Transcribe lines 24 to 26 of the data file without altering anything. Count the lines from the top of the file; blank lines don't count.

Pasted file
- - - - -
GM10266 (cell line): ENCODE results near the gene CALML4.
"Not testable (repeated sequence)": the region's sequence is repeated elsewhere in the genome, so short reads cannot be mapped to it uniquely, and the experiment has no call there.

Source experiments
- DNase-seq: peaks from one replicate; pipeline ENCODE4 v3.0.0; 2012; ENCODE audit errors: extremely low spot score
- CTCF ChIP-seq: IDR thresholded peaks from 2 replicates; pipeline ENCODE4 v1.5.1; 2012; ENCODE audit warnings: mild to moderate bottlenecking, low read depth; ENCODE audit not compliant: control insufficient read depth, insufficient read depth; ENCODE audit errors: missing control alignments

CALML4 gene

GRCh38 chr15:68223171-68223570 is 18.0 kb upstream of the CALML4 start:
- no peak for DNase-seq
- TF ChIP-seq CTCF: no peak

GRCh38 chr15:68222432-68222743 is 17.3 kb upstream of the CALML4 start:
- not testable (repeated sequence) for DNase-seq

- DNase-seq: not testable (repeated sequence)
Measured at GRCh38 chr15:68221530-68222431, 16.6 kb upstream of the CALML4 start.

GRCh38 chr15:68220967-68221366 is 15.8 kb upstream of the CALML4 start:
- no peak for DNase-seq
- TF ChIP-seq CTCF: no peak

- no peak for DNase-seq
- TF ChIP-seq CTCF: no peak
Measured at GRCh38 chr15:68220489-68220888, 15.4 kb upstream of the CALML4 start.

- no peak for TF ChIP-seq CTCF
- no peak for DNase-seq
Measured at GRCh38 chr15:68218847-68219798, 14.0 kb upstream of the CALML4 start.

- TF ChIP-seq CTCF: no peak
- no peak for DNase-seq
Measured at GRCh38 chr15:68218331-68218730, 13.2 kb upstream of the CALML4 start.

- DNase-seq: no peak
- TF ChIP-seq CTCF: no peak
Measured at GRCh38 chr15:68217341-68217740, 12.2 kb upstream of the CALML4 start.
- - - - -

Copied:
- no peak for DNase-seq
Measured at GRCh38 chr15:68218331-68218730, 13.2 kb upstream of the CALML4 start.

- DNase-seq: no peak